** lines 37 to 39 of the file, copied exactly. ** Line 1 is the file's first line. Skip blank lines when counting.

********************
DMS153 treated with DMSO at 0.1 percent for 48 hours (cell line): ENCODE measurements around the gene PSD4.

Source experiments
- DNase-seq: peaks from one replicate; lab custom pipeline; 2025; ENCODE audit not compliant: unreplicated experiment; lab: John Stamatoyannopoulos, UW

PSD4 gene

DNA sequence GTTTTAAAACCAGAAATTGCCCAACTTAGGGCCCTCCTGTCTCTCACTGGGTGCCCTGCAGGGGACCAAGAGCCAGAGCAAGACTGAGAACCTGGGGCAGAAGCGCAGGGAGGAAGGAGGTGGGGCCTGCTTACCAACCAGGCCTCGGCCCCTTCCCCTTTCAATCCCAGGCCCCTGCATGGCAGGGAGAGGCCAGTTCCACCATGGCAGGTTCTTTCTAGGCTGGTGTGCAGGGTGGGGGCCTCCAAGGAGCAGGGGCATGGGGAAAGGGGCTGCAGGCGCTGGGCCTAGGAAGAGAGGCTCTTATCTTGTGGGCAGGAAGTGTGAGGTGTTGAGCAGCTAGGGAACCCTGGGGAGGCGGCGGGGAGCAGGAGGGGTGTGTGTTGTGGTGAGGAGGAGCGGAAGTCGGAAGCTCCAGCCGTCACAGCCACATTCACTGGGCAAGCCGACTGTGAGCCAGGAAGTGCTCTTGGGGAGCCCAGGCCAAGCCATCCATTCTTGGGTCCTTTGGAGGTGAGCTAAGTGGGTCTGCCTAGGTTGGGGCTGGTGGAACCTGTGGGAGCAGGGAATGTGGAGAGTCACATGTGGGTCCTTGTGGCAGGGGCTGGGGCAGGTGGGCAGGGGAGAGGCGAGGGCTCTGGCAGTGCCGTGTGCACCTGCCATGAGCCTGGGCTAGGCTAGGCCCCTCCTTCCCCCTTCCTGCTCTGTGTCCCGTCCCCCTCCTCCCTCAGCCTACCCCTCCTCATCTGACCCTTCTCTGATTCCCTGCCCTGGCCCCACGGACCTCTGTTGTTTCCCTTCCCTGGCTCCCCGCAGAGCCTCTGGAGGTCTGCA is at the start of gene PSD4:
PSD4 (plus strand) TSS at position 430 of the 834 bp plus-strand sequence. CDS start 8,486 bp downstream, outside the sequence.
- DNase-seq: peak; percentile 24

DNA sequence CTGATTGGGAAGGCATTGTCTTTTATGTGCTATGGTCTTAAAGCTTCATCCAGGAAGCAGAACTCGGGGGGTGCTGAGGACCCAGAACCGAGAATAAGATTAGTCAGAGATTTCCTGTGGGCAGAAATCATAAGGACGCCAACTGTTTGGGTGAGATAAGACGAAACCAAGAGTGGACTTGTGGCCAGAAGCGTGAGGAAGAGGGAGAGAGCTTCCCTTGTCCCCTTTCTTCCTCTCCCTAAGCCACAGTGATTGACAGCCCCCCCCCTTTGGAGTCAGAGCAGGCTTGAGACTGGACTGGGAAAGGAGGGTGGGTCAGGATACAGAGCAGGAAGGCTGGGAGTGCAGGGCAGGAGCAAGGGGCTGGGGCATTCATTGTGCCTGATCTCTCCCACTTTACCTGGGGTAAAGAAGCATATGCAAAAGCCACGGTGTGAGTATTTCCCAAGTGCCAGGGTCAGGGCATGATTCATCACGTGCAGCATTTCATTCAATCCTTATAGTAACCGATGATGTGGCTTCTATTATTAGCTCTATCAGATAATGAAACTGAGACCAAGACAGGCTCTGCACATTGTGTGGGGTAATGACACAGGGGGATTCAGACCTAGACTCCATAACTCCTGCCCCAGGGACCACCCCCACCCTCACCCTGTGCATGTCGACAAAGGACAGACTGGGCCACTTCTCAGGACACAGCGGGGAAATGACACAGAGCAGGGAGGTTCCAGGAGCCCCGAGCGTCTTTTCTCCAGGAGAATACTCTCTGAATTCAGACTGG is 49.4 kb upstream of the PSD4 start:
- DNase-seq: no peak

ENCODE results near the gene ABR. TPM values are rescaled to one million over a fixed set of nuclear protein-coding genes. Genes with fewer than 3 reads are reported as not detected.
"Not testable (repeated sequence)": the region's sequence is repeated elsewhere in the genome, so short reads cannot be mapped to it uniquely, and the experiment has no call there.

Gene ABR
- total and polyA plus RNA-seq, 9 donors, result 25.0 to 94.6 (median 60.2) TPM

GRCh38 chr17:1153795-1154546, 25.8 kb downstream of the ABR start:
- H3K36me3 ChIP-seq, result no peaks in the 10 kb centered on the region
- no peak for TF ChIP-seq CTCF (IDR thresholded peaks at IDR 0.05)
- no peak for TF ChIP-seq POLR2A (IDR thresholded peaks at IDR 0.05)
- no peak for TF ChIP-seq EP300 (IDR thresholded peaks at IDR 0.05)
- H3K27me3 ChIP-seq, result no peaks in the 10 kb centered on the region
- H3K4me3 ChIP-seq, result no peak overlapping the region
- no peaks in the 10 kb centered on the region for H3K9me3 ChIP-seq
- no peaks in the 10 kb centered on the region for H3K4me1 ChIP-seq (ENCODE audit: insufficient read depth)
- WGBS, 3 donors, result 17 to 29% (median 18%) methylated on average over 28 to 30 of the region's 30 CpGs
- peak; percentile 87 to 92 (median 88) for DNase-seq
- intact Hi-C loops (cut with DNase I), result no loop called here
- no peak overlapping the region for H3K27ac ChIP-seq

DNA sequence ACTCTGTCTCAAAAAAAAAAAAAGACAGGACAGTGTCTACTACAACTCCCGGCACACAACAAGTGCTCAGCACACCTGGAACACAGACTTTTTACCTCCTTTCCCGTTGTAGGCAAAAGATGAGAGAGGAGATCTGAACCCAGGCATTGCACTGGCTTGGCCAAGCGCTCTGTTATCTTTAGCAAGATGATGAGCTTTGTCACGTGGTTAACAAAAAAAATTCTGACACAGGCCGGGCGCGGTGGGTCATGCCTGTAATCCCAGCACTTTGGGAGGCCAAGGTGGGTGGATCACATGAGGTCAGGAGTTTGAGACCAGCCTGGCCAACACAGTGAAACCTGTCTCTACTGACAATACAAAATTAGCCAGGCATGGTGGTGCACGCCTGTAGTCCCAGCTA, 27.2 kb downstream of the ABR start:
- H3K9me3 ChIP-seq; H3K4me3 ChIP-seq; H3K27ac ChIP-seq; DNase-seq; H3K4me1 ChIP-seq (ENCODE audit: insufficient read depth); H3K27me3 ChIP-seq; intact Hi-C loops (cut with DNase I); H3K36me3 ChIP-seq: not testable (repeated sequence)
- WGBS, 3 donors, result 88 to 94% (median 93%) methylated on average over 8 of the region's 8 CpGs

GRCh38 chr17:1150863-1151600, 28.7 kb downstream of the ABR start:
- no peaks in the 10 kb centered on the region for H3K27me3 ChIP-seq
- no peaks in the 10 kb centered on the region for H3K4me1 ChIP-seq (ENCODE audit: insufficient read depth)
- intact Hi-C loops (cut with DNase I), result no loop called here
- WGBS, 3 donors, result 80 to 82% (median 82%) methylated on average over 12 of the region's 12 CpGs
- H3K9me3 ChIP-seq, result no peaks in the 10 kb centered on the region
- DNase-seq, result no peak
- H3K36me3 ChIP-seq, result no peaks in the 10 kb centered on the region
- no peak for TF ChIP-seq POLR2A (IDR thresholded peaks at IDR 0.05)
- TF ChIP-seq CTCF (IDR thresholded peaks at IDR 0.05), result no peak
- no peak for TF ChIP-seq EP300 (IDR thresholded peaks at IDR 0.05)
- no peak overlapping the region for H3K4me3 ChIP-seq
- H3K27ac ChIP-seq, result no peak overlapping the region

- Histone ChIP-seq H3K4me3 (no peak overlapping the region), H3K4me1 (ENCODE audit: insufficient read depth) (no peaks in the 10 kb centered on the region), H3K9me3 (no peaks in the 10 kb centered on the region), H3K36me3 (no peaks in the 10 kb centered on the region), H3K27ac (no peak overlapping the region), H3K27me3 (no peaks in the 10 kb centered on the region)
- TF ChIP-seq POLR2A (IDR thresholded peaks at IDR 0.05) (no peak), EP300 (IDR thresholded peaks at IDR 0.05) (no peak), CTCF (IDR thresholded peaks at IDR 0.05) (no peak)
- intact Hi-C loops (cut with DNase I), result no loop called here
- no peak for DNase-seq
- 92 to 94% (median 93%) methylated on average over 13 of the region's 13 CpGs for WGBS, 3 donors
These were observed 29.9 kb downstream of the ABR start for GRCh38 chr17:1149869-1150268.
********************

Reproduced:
- H3K36me3 ChIP-seq, result no peaks in the 10 kb centered on the region
- no peak for TF ChIP-seq POLR2A (IDR thresholded peaks at IDR 0.05)
- TF ChIP-seq CTCF (IDR thresholded peaks at IDR 0.05), result no peak